Investors thinking about putting their money to work in a rising rate environment should opt for technology and financial services exchange traded funds, said Heidi Richardson, head of U.S. Investment Strategy for iShares.

The long awaited Fed rate hike is now absolutely possible in December, following strong nonfarm payroll data last week. The market pricing for a December liftoff jumped up to 70% after the data release, up from 50% several days ago.

"I don't think investors should fight the Fed, I think they should embrace it," said Richardson. "It creates risks in some investments but it also creates great opportunities in both equities and fixed income."

Richardson said U.S. technology companies may be poised to outperform when rates rise, in large part due to their cash reserves and strong balance sheets. She said the third-quarter earnings season has confirmed that the one sector which stands out as a bright spot is technology.

"Technology is a pro-cyclical sector that stands to benefit from continued economic improvement," said Richardson. "It also is well positioned for the higher borrowing costs that will result when rates rise due to the non-reliance on debt financing."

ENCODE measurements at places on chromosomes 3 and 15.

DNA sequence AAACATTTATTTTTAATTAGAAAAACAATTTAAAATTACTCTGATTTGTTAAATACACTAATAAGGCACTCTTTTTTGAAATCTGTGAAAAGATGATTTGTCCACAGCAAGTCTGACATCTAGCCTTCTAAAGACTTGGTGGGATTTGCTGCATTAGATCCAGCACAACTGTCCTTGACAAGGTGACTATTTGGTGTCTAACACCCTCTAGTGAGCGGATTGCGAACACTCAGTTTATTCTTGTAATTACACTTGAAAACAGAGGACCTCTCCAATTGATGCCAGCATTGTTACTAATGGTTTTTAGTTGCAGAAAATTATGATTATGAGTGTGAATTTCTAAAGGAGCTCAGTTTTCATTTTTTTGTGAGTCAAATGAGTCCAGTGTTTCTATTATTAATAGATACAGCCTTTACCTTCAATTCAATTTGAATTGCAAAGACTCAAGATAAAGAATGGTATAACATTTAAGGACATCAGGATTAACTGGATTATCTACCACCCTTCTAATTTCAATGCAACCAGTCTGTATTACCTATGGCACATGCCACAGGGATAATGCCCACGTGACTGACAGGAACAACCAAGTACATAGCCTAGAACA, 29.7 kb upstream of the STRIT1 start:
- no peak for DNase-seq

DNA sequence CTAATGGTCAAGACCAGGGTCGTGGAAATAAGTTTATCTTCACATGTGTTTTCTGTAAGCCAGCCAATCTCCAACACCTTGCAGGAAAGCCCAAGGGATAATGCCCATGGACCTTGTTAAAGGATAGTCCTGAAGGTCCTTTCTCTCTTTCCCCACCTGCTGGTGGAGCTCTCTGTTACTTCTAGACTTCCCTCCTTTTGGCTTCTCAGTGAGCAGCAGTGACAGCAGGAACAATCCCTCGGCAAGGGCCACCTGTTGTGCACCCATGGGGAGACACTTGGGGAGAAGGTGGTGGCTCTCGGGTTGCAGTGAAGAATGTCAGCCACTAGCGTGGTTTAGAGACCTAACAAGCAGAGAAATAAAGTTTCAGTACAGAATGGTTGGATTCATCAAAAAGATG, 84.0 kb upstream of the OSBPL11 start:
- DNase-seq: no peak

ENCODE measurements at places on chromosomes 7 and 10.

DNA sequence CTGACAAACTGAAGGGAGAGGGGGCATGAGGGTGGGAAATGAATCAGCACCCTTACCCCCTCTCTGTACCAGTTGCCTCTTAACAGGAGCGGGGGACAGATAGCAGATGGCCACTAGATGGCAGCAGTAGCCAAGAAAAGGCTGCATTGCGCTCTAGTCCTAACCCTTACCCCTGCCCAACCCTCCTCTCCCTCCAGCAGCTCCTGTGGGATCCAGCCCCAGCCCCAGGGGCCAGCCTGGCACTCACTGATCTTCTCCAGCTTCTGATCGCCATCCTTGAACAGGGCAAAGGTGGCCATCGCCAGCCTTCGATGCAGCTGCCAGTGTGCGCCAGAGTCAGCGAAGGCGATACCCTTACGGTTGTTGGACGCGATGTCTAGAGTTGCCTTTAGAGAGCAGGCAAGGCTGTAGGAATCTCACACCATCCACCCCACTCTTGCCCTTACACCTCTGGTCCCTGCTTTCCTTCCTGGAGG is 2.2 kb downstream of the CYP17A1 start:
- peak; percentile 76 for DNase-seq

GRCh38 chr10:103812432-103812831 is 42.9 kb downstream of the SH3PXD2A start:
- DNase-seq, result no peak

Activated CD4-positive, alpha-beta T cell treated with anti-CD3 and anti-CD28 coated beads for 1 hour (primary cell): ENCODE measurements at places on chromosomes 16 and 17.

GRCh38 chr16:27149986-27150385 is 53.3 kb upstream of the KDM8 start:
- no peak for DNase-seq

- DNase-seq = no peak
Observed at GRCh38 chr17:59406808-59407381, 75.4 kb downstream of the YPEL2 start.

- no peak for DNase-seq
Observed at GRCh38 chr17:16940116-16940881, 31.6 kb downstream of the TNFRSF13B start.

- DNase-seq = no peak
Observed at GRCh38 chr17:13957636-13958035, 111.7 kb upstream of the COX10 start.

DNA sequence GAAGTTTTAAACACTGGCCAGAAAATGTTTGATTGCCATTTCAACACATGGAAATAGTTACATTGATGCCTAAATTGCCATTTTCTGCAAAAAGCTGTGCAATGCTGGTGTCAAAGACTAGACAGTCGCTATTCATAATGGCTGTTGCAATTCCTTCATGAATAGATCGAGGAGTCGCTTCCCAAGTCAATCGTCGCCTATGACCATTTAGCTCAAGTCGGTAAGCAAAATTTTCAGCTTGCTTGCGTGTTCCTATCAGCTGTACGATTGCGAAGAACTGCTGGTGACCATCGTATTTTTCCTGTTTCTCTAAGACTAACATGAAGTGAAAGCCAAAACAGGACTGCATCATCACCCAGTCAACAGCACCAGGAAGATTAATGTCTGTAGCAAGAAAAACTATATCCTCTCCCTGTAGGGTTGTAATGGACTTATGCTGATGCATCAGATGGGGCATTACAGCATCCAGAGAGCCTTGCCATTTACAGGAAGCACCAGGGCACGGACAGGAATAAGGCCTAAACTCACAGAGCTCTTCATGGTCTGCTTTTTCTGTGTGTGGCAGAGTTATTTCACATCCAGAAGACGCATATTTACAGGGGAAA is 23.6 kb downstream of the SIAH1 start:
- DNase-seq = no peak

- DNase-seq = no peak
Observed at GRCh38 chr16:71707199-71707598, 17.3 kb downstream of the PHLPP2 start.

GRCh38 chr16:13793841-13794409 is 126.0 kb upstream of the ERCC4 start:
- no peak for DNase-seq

She suggested investors seek out the iShares U.S. Technology ETF (IYW) - Get Report , which is up 4.6% year to date compared to a 1% rise in the S&P 500 (SPY) - Get Report .

Richardson said the financial services sector is reasonably valued and could stand to benefit when rates rise. She said banks generally benefit from a rising-rate environment because the difference between what they charge lenders and pay depositors generally increases, potentially increasing profits. Furthermore, as balance sheets become healthier and lending spreads widen, banks, insurers and money managers are uniquely positioned to profit from rising rates.

Richardson recommended the iShares U.S. Financial Services ETF (IYG) - Get Report , up 2.4% year to date, for investors looking for bank exposure.

"The IYG is loaded up with a lot of regional banks which are poised for growth," said Richardson. "Once the Fed raises interest rates, they can charge more on their loans, but they are not going to do the equivalent increase for the depositors so the net interest margin generally improves."